Boeing 737 MAX Crashes Raise Public Distrust of Autonomous Systems

On Sunday, March 10, an Ethiopian Airlines Boeing 737 MAX 8 aircraft en route to Nairobi crashed shortly after takeoff from Addis Ababa, killing all 157 people on board. It was the second fatal crash in six months involving Boeing 737 MAX 8 airplanes. Last October, in similar circumstances, a Lion Air flight crashed minutes after takeoff from Jakarta, killed 189 passengers and crew. The latest tragedy has sparked concerns regarding the safety of the MAX 8’s AI-empowered autonomous flight systems.

Yesterday, after aviation authorities in more than 40 countries had grounded the planes, the US Federal Aviation Administration (FAA) ordered a temporary grounding of all Boeing 737 MAX aircraft operated by US airlines or over US skies, saying “new evidence collected at the site and analyzed today” had led to the decision. The order was followed by an FAA tweet: “Emergency Order effective immediately, prohibits the operation of Boeing Model 737–8 and 737–9 MAX airplanes by U.S. certificated operators.”

Investigations based on data and evidence are underway, with attention focused on the aircraft’s Maneuvering Characteristics Augmentation System (MCAS), which Boeing introduced on the MAX 8. When designing the aircraft, Boeing engineers sought to deliver a product with higher efficiency and lower fuel consumption to compete with market rivals. Their solution, according to industry publication The Air Current: “by moving the engine slightly forward and higher up and extending the nose landing gear by eight inches, Boeing eked another 14% improvement in fuel consumption out of the continually tweaked airliner.” The relocation of engines however caused the aircraft’s nose to tend skyward, which could put the plane at risk of stalling. To address this issue Boeing equipped the flight-control system with a new Angle of Attack (AOA) sensor, which in conjunction with the MCAS could automatically push the nose down if the sensor indicated a dangerous nose pitch.

The Seattle Times reports that “In the Lion Air crash that killed 189 people in Indonesia, investigators have determined that this sensor, the Angle of Attack (AOA) sensor, was feeding bad data to the jet’s flight computer, activating the system and repeatedly pushing the nose of the plane downwhen in fact there was no danger of a stall.” Federal records in the US show that in recent months there have been numerous complaints from pilots on a lack of transparency regarding Boeing’s software modifications to the MAX 8 autopilot, and insufficient testing and training on the changes.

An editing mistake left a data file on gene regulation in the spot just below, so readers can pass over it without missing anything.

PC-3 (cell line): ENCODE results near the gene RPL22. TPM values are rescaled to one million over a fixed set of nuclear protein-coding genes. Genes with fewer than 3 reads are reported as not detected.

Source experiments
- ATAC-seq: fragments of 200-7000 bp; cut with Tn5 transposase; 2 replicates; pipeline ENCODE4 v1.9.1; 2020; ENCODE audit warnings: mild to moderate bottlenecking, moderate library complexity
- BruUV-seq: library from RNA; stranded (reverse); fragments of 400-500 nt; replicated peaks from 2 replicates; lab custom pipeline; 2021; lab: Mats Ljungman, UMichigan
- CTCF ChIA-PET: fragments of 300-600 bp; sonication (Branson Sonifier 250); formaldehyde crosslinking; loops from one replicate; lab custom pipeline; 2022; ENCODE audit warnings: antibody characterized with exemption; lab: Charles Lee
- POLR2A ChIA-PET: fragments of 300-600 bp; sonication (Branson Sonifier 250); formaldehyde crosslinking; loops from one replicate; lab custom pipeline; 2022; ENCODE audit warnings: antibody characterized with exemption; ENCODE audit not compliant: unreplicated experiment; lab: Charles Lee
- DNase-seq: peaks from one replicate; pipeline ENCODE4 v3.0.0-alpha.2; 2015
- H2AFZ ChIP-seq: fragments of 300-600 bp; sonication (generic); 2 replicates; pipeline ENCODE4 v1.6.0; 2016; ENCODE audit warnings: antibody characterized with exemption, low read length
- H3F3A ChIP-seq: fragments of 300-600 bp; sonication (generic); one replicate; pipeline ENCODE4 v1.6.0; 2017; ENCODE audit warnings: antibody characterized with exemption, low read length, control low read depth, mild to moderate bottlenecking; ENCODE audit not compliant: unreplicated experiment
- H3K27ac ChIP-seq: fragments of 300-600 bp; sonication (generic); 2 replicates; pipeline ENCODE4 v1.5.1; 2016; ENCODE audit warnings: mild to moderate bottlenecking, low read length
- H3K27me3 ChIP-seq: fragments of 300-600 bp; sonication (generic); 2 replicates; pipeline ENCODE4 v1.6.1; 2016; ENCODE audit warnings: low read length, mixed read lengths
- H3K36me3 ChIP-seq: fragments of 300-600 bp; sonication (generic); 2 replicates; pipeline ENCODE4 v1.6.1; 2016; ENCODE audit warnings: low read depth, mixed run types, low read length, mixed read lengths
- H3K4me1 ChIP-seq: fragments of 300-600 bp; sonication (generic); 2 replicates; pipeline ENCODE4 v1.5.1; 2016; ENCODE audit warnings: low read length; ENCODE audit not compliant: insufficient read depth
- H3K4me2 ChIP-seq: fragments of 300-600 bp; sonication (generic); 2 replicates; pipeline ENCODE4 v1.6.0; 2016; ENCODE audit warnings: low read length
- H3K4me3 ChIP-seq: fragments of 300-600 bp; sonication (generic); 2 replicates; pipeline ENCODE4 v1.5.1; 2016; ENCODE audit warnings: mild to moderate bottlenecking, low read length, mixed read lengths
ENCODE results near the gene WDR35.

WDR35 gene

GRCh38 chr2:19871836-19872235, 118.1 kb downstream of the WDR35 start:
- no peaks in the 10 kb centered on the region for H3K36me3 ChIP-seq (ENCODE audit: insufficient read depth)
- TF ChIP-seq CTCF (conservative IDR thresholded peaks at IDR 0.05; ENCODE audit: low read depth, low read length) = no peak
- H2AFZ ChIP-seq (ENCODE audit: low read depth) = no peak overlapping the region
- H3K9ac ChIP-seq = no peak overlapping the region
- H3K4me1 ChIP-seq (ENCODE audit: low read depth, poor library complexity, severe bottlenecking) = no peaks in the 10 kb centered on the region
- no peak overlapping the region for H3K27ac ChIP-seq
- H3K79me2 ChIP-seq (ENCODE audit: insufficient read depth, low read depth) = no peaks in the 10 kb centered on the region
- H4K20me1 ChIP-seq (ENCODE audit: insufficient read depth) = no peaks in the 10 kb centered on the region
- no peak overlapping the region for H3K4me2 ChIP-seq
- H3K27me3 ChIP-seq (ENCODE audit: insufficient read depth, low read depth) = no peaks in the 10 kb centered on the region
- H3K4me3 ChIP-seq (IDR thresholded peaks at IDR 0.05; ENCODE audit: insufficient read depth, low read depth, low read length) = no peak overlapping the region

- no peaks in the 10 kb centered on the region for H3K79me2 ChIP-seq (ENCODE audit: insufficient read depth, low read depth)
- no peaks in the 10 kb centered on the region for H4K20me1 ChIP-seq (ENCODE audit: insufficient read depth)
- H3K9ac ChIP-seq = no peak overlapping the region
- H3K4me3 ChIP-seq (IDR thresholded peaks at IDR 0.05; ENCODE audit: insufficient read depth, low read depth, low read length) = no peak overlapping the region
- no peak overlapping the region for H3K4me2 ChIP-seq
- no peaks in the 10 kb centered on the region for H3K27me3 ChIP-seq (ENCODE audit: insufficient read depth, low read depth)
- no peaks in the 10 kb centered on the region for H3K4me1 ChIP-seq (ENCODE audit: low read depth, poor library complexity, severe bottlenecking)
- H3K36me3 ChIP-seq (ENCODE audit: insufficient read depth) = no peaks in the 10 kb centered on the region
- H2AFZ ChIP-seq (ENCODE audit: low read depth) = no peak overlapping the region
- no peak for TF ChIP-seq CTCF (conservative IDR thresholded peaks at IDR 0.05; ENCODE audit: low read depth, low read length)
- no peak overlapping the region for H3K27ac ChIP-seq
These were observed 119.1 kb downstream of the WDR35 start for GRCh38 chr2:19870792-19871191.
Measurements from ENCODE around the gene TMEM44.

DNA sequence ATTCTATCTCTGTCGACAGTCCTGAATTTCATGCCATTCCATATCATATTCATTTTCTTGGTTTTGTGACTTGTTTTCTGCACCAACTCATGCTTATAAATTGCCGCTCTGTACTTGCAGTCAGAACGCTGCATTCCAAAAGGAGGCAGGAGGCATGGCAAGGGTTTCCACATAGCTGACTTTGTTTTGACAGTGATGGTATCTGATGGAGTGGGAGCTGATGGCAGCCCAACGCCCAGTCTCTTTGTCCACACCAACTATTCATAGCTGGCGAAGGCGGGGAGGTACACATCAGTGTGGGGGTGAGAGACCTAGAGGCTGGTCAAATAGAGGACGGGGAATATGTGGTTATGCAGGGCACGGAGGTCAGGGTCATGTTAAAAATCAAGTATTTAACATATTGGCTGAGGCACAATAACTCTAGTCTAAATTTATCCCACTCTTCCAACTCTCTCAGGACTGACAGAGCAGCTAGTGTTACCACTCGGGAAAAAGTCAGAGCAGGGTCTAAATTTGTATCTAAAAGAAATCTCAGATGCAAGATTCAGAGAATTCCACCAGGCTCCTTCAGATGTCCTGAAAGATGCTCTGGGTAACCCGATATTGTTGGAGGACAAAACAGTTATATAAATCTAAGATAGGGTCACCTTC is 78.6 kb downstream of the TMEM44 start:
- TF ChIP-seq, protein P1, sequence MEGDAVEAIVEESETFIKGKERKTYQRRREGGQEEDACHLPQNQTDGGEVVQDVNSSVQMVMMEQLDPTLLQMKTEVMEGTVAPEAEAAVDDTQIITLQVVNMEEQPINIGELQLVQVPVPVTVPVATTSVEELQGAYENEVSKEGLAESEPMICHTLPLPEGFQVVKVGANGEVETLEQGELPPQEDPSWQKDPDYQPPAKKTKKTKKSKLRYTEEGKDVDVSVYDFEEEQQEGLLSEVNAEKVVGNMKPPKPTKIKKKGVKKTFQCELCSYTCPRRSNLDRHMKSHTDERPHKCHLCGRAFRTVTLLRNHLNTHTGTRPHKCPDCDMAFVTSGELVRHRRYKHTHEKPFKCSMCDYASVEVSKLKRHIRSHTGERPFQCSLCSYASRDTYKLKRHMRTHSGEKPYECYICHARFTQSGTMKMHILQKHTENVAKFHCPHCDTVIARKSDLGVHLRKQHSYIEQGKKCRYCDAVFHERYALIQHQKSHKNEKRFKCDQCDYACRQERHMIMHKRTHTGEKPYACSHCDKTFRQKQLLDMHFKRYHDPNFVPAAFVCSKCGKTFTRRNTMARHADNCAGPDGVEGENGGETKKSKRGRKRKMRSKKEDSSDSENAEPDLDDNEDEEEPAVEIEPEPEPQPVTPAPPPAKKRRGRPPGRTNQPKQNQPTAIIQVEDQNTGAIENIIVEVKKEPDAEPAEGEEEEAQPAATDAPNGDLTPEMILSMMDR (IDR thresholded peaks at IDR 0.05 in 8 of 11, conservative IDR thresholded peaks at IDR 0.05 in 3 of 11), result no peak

Picture from The Air Current

The tragedies have raised public concerns about the safety design of the aircraft’s autonomous systems, while the 737 MAX’s autonomous flying capabilities have quickly shifted from a selling point to a perceived threat within the industry. A wave of fear regarding the autonomous system has hit other industries, including autonomous driving. The Guardian’s report on the Ethiopian Airlines crash warned, “Autonomy, however, can bring problems. It is notable that insurers considering driverless cars worry most about the period when highly autonomous vehicles will coexist with human drivers, the uncertain interface between human and artificial intelligence.

National Correspondent James Fallows wrote, “The concern about automation in airplanes involves failure of a simpler sort: that somehow the computerized systems will misidentify where the airplane is, or what is happening to it, or what the safest maneuver would be, and thus ‘intelligently’ take the aircraft on a path straight toward doom.

This week’s aviation disaster has alerted us all that there are urgent issues in AI-empowered autonomous systems safety. In the 2016 paper Concrete Problems in AI Safety, Google Brain, Stanford University, UC Berkeley, and OpenAI researchers argue “The risk of larger accidents is more difficult to gauge, but we believe it is worthwhile and prudent to develop a principled and forward-looking approach to safety that continues to remain relevant as autonomous systems become more powerful. While many current-day safety problems can and have been handled with ad hoc fixes or case-by-case rules, we believe that the increasing trend towards end-to-end, fully autonomous systems points towards the need for a unified approach to prevent these systems from causing unintended harm.

Journalist: Fangyu Cai | Editor: Michael Sarazen

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